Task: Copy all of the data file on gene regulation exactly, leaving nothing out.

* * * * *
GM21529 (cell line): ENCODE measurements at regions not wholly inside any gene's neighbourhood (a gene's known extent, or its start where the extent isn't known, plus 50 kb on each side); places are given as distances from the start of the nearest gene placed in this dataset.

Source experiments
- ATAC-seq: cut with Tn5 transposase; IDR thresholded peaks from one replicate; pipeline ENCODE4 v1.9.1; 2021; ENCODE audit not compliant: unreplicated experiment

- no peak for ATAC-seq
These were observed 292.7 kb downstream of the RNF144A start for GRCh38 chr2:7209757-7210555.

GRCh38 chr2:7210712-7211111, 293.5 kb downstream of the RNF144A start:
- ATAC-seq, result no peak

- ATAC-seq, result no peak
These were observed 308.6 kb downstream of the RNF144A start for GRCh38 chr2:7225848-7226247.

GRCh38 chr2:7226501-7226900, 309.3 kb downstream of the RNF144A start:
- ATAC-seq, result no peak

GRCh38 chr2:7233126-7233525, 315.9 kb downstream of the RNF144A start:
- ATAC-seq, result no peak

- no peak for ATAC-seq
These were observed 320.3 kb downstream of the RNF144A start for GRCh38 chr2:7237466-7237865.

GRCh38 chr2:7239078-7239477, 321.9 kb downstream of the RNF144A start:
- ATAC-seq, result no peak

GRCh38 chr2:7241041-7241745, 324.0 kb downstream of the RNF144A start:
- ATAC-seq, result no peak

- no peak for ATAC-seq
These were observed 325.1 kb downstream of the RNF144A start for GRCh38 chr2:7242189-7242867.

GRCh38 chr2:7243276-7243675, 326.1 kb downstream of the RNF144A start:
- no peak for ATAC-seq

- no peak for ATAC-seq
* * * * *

GM21529 (cell line): ENCODE measurements at regions not wholly inside any gene's neighbourhood (a gene's known extent, or its start where the extent isn't known, plus 50 kb on each side); places are given as distances from the start of the nearest gene placed in this dataset.

Source experiments
- ATAC-seq: cut with Tn5 transposase; IDR thresholded peaks from one replicate; pipeline ENCODE4 v1.9.1; 2021; ENCODE audit not compliant: unreplicated experiment

- no peak for ATAC-seq
These were observed 292.7 kb downstream of the RNF144A start for GRCh38 chr2:7209757-7210555.

GRCh38 chr2:7210712-7211111, 293.5 kb downstream of the RNF144A start:
- ATAC-seq, result no peak

- ATAC-seq, result no peak
These were observed 308.6 kb downstream of the RNF144A start for GRCh38 chr2:7225848-7226247.

GRCh38 chr2:7226501-7226900, 309.3 kb downstream of the RNF144A start:
- ATAC-seq, result no peak

GRCh38 chr2:7233126-7233525, 315.9 kb downstream of the RNF144A start:
- ATAC-seq, result no peak

- no peak for ATAC-seq
These were observed 320.3 kb downstream of the RNF144A start for GRCh38 chr2:7237466-7237865.

GRCh38 chr2:7239078-7239477, 321.9 kb downstream of the RNF144A start:
- ATAC-seq, result no peak

GRCh38 chr2:7241041-7241745, 324.0 kb downstream of the RNF144A start:
- ATAC-seq, result no peak

- no peak for ATAC-seq
These were observed 325.1 kb downstream of the RNF144A start for GRCh38 chr2:7242189-7242867.

GRCh38 chr2:7243276-7243675, 326.1 kb downstream of the RNF144A start:
- no peak for ATAC-seq

- no peak for ATAC-seq